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What Is Public Domain?

Steamboat Willie has entered the public domain, but what does that exactly mean?
Taylor Koehnemann
Steamboat Willie is broken from the chains of copyright and has officially entered the public domain.

The 2024 new year finally has rolls around. Although this year brings a new surprise. On Jan. 1 of this year, Steamboat Willie (Mickey Mouse), had reached public domain. Within the first week of the new year, there had been multiple horror-based Steamboat Willie projects confirmed. All the way from movies to video games. If you’ve been keeping up with this topic, Steamboat Willie isn’t the only character to go public domain.

Other pop culture characters have also gone public within the last couple of years as well. This includes characters like Winnie The Pooh, Piglet, King Kong, Frankenstein’s Monster, etc. With most of these characters being public domain, a lot of people have used these for projects of their own. Some of the most popular projects are horror media and a big one to name is “Winnie The Pooh: Blood And Honey.”

The biggest question on most people’s minds when these iconic characters are free to use out of nowhere is, “Why do characters go public domain?” So it starts back when the character is first created. People have the option to copyright claim their property or creation, which means only the company that made it is the only set of people that are allowed to use it in their media. Companies like Disney can be very strict on the copyright claim policy.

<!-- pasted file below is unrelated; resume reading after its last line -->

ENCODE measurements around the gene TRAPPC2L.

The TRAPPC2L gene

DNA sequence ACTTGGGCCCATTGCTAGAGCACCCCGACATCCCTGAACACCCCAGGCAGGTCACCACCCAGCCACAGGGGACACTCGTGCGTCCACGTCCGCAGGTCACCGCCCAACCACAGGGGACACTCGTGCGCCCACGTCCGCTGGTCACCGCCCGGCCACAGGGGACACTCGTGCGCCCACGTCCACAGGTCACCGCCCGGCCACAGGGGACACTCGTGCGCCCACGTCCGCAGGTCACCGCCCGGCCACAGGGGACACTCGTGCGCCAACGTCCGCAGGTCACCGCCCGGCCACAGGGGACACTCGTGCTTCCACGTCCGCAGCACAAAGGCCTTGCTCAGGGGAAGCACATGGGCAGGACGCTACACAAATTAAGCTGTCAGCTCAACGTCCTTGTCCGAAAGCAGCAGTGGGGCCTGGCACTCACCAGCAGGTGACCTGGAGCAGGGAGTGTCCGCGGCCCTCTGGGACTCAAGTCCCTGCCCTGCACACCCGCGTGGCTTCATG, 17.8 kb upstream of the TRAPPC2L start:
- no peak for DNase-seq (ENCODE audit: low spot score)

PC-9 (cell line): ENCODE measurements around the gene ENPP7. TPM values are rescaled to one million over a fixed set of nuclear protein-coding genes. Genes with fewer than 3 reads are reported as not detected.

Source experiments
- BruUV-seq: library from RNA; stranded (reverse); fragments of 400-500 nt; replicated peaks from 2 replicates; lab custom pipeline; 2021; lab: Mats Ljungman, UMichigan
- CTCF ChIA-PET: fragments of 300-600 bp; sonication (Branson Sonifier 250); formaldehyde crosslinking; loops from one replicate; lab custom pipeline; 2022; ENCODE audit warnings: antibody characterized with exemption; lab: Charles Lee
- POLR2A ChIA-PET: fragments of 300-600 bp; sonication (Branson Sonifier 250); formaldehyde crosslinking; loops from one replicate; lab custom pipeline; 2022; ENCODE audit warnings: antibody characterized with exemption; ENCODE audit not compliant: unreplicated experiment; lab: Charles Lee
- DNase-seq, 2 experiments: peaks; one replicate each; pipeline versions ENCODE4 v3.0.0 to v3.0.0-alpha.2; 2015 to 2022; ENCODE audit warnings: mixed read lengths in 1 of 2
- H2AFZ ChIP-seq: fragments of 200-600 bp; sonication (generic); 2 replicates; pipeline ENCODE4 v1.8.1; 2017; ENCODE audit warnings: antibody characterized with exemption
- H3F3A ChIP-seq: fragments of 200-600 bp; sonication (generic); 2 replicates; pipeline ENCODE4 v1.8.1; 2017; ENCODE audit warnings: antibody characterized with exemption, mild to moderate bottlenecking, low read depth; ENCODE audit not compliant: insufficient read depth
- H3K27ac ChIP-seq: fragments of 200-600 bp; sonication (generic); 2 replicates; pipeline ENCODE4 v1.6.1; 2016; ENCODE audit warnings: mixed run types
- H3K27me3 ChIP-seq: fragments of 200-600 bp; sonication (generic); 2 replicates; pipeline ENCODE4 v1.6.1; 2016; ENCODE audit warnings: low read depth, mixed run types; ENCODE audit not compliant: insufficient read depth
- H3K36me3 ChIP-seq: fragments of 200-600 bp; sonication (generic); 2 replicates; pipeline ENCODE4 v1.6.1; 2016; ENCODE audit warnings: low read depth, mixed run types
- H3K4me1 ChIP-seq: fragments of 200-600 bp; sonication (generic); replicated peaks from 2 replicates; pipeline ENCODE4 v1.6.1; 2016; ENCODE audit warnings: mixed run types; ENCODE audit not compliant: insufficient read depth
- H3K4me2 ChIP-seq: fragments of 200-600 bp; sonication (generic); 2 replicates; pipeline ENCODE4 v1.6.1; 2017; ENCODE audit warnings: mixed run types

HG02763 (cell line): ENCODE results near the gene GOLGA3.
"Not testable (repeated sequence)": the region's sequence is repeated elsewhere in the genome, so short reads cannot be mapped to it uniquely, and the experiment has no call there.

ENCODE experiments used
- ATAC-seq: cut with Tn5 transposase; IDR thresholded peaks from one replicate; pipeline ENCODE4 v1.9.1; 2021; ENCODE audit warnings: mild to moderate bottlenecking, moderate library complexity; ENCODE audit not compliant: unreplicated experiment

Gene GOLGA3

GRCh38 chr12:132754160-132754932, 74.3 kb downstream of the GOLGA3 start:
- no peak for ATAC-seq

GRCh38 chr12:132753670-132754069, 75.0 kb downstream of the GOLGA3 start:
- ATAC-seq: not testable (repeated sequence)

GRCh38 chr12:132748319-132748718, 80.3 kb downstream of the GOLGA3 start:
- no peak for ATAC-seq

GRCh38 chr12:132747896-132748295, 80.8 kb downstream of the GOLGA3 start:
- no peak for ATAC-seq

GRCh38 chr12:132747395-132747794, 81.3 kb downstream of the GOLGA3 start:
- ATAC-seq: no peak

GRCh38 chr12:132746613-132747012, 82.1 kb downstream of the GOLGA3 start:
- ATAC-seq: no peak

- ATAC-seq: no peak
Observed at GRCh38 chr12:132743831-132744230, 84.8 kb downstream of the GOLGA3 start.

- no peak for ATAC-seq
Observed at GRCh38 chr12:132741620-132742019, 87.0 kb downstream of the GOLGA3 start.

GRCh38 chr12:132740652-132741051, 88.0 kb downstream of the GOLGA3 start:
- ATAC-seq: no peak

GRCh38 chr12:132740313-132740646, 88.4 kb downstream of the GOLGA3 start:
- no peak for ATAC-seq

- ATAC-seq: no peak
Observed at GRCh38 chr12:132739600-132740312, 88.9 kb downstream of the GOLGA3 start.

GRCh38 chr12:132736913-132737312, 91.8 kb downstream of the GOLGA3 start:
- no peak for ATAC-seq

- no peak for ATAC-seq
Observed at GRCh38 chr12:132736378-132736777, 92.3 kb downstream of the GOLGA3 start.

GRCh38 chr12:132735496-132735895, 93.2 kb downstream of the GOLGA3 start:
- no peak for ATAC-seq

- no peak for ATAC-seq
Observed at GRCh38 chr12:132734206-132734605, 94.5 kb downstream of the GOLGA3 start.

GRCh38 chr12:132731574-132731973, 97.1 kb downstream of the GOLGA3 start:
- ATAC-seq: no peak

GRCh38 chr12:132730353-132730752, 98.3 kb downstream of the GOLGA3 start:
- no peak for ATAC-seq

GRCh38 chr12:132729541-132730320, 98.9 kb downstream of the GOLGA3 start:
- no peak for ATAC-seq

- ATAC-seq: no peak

After a while, a copyrighted creation will go public domain unless acted upon with an extension. An extension can be used only once for a second term. Disney, on the other hand, had pushed these limits with the Steamboat Willie version of Mickey Mouse. After getting a second term in 1984, the next date for public domain was 2004. In the mid-90s, Disney once again had worried about Steamboat Willie’s release. So Disney decided to lobby again for another extension.

Thankfully for Disney, the Sonny Bono Copyright Term Extension Act had been able to extend everything by another 20 years. Eventually it had gotten to the point where this would be the last extension for Disney to keep Steamboat Willie. The day would inevitably have to come, and Disney would have to face defeat for Steamboat Willie and the public domain. 

Unfortunately for other characters like the more iconic Mickey Mouse with the red pants, white gloves, and yellow boots, it has a pretty firm trademark. Trademarks on the other hand don’t have an expiration date. As long as a trademark is used frequently for a company, then the trademark is forever protected. So for the moment, Steamboat Willie seems to be our only Mickey Mouse that the public will be able to use. 

Moving back too soon to expire copyrights, other popular characters push their way into the public domain soon too. Characters like Batman, Superman, and Donald Duck will all be in the public domain sometime during the 2030’s as well. Or will other companies find another way to extend their properties similar to Disney?

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About the Contributor
Taylor Koehnemann
Taylor Koehnemann, Reporter
Taylor Koehnemann is a senior reporter for The Ledger. This is his final year being a reporter for publications. Taylor co-operates a YouTube channel. He also works at Detail Driven. Last year, Taylor was a starting Ledger magazine member; this year he is working for The Ledger staff once more and hopes he can create amazing stories for people to read and enjoy to end his senior year off on a high note.

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